On July 15th, the Oakland Athletics finished a sweep of the lowly Minnesota Twins. They had just finished a stretch in which they won nine out of 10 games and climbed from five games under .500 to three games above it in two weeks.
The A's, who traded away Trevor Cahill, Gio Gonzalez and Andrew Bailey before the season, were a rebuilding team that managed to win some games. It was a nice story, but they were also beating up teams like the Twins, Mariners and reeling Red Sox.
They faced a gauntlet for the next 25 games. And as I wrote in a previous Bleacher Report article, it was a potential season-killer. Every year it seems that there is a team out of nowhere that makes a run at a winning season and falls on their face when they have to play the big contenders.
Well, this 25-game stretch included games against the Rangers, Yankees, Blue Jays, Orioles, Rays, Angels and White Sox. They would face every American League contender with the exception of the Tigers. There was the chance that they would be beaten, bruised and trading away whatever veterans they had left when it was all over.
They started the stretch 46-43. If they finished the run still above .500, that would be impressive. In other words, if they went 12-13, that would be "mission accomplished."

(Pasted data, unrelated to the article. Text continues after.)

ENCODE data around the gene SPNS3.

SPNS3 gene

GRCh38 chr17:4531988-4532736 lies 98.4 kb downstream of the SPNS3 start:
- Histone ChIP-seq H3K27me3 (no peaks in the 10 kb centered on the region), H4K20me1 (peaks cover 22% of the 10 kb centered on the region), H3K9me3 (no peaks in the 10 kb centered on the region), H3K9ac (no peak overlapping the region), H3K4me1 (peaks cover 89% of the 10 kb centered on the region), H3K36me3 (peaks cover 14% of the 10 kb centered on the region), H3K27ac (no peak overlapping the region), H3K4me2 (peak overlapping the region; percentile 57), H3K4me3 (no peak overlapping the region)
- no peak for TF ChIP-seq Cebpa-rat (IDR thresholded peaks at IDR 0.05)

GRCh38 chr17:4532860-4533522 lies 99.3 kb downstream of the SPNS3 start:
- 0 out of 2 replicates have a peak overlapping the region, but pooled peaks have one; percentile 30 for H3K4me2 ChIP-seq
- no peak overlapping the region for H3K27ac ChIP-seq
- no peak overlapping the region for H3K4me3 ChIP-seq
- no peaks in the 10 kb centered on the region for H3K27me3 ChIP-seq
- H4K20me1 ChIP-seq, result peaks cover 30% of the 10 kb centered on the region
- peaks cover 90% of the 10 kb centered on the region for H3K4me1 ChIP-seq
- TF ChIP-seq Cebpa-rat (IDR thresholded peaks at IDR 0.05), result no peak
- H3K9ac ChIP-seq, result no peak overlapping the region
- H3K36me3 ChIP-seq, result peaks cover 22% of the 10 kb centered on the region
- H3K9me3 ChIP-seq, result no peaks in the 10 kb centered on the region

So how did they do? Try 15-10.
The Athletics not only held their own, they also established that they are indeed and amazingly true contenders for a playoff spot. The 25-game run included wild walk-off and come-from-behind victories. There were two 15-inning victories and another 12-inning win. It included a four-game sweep of the Yankees and beating the Angels two out of three.
Now comes a big push for the A's until Labor Day to pad their win total.
They will start a 19-game stretch tomorrow where only the Rays are contenders (sorry, my fellow Red Sox fans—our team is no longer a contender).
Three at Kansas City, three at home versus Cleveland and another three against Minnesota are next on the schedule. After a three-game trip to Tampa Bay, they go to Cleveland for four games and back home to face the minor league team that wears Red Sox uniforms.
Then the Angels arrive for a Labor Day series.
Currently the A's are half a game behind the Rays and Orioles for a wild-card spot. Baltimore is entering a similar stretch as the A's just finished, facing the Tigers, Rangers, White Sox and Yankees.
Tampa Bay will take on Texas and the Angels in that same period of time.
If the A's do not let down and can beat the teams they are supposed to beat over the next 19 games, they can go into Labor Day and the final few weeks of the season with a wild-card spot.
Did anyone see that happening when they dumped their young pitchers last offseason?